Photoshop Tutorial: iPhone and iPod Touch Icons

Professional Icons

Everybody has heard about the iPhone, the phone that shook the world of mobile phones. The iPod Touch is the same device, but without the phone. These devices have an interface consisting largely of icons arrayed on panels, and a dock. Both default icons for applications and themed icons are a necessity. This tutorial covers the methods and theories behind the icon making process. It will also teach you to incorporate standard graphics design methods into your icons.

Be sure to check the attached images for an example of parts of the icon, some finished products, and an example of an icon set.

Step 1 – Basics.

We’re going to need a slate on which to create our icon!

– Create a new document in Photoshop, size 60x60px with a transparent background.
– Make a new layer, and select all (Ctrl+A).
– In order to achieve the standard rounded edges of an iPhone/iPod icon, press Select->Smooth, and use 5px.

Step 2 – Wallpaper the icon.

This is the back part of the icon, behind the symbol. This is typically what defines a theme, and stays the same throughout one (save perhaps for color).

– If you’ve deselected the layer, reselect its contents (Ctrl+Click on the layer preview on the left of the layer in the layers panel).
– Create the background of the icon, keeping the area you’re working in selected the whole time. The typical icon has a subtle gradient here (I use a three-color gradient that goes from one color to a lighter version, and back), but you can use any steps to make the icon. You can even act as though you are making a desktop wallpaper, with good results!
– If you’ve got a complex background, you may wish to darken, or lighten it a bit, in order to make a contrast with the rest of the icon. If you plan to have black text/symbol, lighten it, and vice versa.

Step 3 – Symbolism.

This part of the process defines what the icon is for. From a simple text to the most detailed image, all of these are symbols. The symbol of the icon should convey what the icon is for, whether it be a web browser, a picture viewer, what have you.

– Design your symbol – this can be a photo, a cutout from a photo, a mono color design made on the spot, or anything else you can imagine. The size of the symbol should leave at least 5-10px of padding space on every side of it.
– Position the symbol, either in the middle or one of the corners of the icon. To match most themes, including the default one, you’ll want it in the middle.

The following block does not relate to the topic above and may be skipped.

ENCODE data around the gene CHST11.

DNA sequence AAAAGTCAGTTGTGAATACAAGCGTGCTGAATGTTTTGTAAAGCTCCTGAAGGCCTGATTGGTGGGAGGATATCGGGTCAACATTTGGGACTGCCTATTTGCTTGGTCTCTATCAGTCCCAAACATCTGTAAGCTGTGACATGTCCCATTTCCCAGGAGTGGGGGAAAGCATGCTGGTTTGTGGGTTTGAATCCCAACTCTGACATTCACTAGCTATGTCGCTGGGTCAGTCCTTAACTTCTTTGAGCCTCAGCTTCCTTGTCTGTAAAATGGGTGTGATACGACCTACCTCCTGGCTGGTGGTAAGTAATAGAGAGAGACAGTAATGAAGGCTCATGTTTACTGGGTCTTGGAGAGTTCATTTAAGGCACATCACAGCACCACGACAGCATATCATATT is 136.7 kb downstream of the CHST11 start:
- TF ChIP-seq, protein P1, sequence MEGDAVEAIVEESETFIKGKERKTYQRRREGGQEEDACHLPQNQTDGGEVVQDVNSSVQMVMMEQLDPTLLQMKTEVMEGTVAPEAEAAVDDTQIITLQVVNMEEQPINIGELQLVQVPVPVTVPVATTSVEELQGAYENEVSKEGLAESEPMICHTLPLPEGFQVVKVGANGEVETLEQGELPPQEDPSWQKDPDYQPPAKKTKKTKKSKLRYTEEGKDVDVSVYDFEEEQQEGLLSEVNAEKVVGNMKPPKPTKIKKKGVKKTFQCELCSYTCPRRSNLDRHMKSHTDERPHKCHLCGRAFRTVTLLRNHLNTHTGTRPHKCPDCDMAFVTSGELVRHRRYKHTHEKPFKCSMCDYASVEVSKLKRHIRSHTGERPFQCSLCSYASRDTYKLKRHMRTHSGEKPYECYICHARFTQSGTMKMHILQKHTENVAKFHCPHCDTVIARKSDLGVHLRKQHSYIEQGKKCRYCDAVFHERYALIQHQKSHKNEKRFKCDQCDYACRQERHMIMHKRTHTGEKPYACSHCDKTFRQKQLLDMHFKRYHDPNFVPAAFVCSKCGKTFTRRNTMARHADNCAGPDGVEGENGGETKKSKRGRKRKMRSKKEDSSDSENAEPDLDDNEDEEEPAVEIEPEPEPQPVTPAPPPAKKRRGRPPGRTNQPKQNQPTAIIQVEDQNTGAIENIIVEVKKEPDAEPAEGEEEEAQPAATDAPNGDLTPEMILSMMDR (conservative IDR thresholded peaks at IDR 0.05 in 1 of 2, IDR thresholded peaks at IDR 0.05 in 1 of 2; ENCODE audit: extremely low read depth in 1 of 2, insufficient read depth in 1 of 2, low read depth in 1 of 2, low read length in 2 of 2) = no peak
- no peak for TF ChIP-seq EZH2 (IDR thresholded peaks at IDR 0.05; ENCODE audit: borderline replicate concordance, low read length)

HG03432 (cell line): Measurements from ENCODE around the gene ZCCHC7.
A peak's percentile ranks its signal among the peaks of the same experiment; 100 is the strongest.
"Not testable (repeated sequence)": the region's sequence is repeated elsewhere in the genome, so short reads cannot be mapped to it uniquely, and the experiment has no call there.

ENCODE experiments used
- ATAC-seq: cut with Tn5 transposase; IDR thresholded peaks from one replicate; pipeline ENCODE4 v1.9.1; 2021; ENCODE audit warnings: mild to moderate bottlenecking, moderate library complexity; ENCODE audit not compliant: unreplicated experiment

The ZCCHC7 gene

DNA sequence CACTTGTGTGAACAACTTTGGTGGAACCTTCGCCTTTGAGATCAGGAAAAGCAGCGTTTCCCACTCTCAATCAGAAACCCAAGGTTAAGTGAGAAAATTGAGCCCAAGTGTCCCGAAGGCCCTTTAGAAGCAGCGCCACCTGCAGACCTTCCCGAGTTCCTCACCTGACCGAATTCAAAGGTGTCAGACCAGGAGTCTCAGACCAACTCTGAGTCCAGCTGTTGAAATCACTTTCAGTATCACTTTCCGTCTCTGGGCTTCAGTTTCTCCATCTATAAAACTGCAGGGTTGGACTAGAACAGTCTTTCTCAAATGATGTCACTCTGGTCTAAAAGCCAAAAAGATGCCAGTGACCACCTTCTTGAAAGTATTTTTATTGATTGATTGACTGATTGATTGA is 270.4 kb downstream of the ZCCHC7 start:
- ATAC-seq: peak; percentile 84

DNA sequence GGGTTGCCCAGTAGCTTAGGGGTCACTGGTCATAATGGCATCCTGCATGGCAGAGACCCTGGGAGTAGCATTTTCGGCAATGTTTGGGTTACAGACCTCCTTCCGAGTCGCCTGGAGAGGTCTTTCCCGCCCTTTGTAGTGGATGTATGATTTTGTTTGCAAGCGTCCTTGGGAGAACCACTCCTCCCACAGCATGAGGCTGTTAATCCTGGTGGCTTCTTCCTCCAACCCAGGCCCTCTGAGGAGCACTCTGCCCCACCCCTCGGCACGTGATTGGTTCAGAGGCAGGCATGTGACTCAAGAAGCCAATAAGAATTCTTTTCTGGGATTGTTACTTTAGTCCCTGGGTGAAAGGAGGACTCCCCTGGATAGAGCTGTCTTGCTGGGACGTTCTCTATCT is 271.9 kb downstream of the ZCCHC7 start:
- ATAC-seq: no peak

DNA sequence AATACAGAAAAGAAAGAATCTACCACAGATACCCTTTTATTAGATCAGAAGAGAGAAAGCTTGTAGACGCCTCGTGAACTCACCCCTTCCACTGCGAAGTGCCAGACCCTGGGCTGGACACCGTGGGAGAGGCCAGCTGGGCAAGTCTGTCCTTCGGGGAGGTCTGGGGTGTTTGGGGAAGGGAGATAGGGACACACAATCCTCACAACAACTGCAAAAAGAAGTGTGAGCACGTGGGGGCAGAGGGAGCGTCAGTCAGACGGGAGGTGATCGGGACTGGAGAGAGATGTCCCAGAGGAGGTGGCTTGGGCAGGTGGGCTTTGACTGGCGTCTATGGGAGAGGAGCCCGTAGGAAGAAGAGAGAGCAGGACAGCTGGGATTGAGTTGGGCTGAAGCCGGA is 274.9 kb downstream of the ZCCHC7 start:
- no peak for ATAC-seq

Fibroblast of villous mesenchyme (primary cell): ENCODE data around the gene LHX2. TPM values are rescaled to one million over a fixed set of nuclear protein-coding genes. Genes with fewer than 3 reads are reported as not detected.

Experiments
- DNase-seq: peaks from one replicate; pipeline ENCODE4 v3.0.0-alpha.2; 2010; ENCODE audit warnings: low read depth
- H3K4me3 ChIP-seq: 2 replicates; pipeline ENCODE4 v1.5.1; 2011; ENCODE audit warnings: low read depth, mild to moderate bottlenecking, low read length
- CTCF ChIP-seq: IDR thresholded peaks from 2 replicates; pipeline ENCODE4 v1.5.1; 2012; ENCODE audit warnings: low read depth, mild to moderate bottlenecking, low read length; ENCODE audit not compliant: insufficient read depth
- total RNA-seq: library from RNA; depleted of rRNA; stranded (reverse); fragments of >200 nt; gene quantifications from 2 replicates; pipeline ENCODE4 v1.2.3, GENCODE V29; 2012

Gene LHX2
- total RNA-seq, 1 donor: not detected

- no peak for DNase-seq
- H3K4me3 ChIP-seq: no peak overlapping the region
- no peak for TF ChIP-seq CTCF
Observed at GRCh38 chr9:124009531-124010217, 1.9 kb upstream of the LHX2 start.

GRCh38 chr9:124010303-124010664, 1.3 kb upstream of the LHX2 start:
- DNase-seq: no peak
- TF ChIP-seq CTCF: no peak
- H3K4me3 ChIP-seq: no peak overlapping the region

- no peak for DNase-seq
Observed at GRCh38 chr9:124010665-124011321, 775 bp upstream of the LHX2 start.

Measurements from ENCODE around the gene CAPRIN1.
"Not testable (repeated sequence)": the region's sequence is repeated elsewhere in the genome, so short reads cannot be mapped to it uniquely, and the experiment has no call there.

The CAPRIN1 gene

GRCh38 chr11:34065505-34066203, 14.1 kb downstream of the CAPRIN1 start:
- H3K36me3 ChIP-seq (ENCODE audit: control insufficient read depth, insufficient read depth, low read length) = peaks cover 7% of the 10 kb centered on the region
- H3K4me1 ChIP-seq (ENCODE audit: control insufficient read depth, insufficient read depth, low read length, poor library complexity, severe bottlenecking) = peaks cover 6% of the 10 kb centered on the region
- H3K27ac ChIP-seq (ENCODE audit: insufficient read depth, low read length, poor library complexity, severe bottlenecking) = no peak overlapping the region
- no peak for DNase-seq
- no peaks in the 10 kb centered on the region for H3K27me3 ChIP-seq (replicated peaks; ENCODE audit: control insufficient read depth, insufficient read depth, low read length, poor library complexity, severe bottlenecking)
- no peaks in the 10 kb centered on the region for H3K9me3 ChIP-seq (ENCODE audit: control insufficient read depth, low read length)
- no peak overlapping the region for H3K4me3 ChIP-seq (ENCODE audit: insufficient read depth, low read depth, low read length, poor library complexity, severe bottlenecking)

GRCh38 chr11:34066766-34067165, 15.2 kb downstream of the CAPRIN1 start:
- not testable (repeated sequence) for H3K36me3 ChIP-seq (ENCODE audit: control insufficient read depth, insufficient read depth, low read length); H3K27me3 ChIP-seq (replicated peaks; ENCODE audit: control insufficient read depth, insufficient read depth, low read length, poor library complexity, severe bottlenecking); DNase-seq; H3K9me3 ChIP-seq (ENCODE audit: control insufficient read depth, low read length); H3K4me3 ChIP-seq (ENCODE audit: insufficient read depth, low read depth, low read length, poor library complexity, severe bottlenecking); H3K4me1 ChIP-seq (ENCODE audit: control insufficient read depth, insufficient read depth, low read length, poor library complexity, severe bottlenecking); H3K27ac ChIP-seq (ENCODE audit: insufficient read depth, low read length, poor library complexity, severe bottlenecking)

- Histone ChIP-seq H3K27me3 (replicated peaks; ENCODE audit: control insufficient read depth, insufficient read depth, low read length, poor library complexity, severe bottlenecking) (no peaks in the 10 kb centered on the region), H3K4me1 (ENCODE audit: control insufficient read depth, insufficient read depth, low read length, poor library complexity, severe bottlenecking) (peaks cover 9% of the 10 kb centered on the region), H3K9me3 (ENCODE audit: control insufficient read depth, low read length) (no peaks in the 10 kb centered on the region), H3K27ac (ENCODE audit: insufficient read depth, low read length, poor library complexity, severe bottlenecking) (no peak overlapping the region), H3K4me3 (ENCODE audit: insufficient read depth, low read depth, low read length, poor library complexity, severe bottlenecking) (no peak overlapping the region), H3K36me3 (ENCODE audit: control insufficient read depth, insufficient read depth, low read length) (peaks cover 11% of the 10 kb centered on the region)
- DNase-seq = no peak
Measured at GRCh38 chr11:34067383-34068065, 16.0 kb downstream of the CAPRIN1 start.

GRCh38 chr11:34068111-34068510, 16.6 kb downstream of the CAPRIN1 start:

Step 4 – Reflection.

We’re going to create a professional reflectivity effect, to make the icon look crystallize, or glassy.

– Create a new layer (Ctrl+Shift+N).
– Select your icon background area again, on the first layer we made. This is done with a Ctrl+Click on the layer preview on the left of the layer in the layers panel.
– Fill the selection with white.
– Set the opacity to something between 5 and 50%, this is highly subjective and depends on the background. For the standard-style icons, I typically use 10%.
– Erase the layer to suit your needs. Almost no matter what you do, this will look good. Guidelines are to keep a solid chunk of the layer remaining, at the top of the layer. A good method is to use shape selections to delete the majority of the reflection layer. See below for the default-style reflection.

In order to create a reflection of the standard icon style (see the images for an example), follow these steps:

– Deselect anything you’ve got selected (Ctrl+D) and make sure you’re on the reflection layer.
– Choose the circle selection tool, in normal mode.
– Click and drag until the circle is very wide, and taller than you want the reflection to be (it helps to look at a completed icon while doing this, in order to mimic the angle of the curve and the positioning of the reflection).
– Position the circle so that it’s center lines up with the center of the icon.
– Invert the selection (Ctrl+Shift+I).
– Hit delete.

Step 5 – Templates and Glory.

Save the icon files and revel in your now-evident icon-creation skills.

– Save the PSD file. Most of you would do this anyway, but it’s especially important with icons. This way if you’d like to make matching icons, you can simply re-open this and replace the symbol layer(s).
– Save the icon as a PNG file. I use the File->Save As dialog, as it doesn’t do unnecessary compression (this image isn’t for the web).
– Enjoy the icon you made – post it on forums, use it on your iPhone/iPod, etc. People will appreciate icons posted for public use! If you especially enjoy making them, try making an icon request thread for ideas.
– Become an internet-renowned icon designer!